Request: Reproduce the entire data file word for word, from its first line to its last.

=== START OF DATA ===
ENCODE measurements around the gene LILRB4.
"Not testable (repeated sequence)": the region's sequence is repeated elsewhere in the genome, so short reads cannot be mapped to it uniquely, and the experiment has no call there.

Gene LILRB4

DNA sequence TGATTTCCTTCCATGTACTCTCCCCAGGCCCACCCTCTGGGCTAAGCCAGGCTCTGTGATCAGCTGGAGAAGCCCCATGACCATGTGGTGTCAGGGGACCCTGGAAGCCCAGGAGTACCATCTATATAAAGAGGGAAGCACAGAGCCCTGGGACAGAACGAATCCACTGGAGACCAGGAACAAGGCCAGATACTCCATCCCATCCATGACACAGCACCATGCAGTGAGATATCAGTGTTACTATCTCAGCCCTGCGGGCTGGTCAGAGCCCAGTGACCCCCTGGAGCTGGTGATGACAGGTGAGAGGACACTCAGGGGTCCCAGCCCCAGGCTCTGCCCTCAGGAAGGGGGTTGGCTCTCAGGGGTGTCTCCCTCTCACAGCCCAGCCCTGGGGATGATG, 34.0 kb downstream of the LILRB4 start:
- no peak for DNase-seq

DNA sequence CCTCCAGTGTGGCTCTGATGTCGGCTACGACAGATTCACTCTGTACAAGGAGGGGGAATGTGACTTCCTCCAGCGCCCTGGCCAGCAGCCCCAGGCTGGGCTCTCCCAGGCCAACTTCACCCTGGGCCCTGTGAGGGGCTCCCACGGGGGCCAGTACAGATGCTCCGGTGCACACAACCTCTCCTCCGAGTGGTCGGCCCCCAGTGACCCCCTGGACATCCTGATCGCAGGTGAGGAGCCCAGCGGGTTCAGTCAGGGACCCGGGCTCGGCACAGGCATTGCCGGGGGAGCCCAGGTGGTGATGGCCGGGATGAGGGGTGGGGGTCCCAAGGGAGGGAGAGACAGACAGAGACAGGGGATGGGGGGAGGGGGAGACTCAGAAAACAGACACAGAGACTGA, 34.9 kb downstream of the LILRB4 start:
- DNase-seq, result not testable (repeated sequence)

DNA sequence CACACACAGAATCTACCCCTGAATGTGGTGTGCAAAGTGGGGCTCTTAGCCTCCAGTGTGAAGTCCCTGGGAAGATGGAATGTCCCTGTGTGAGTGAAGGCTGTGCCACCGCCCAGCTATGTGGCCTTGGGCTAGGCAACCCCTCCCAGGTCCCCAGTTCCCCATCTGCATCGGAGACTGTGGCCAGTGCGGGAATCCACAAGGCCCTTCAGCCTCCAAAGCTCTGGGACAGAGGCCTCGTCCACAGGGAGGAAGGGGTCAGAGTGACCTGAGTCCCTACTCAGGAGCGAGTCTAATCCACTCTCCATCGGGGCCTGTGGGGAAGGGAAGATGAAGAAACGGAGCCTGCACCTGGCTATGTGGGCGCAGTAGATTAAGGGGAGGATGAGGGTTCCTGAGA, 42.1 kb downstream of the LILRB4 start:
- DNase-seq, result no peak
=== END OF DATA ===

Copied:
ENCODE measurements around the gene LILRB4.
"Not testable (repeated sequence)": the region's sequence is repeated elsewhere in the genome, so short reads cannot be mapped to it uniquely, and the experiment has no call there.

Gene LILRB4

DNA sequence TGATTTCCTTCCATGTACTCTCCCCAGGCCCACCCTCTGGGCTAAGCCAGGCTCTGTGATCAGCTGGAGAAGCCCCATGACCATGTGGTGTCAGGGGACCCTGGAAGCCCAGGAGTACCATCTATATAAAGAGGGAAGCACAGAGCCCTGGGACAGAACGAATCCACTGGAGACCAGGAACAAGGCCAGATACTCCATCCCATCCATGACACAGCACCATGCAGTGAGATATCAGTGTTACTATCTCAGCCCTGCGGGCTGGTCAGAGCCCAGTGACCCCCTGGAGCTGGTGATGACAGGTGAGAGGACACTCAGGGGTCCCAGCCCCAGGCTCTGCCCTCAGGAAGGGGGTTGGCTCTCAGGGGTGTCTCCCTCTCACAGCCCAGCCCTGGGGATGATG, 34.0 kb downstream of the LILRB4 start:
- no peak for DNase-seq

DNA sequence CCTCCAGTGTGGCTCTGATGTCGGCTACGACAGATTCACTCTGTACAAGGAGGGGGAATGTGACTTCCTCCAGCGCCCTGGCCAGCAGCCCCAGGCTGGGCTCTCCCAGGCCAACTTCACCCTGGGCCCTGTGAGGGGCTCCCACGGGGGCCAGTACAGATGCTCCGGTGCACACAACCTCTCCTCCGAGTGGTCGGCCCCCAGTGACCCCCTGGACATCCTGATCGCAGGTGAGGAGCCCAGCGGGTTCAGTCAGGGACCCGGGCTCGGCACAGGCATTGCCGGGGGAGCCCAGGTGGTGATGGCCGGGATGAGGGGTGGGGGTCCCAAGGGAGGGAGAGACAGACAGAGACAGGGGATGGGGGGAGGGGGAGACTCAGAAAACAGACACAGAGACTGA, 34.9 kb downstream of the LILRB4 start:
- DNase-seq, result not testable (repeated sequence)

DNA sequence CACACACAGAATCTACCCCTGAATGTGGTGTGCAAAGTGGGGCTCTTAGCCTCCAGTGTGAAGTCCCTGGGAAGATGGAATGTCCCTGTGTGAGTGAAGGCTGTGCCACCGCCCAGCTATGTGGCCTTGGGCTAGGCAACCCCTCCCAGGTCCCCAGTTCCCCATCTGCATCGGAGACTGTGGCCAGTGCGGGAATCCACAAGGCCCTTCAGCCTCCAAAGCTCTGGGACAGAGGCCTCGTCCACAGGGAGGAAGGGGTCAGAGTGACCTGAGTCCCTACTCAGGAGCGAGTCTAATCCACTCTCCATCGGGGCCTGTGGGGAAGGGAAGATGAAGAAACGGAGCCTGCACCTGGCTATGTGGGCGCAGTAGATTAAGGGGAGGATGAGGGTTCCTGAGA, 42.1 kb downstream of the LILRB4 start:
- DNase-seq, result no peak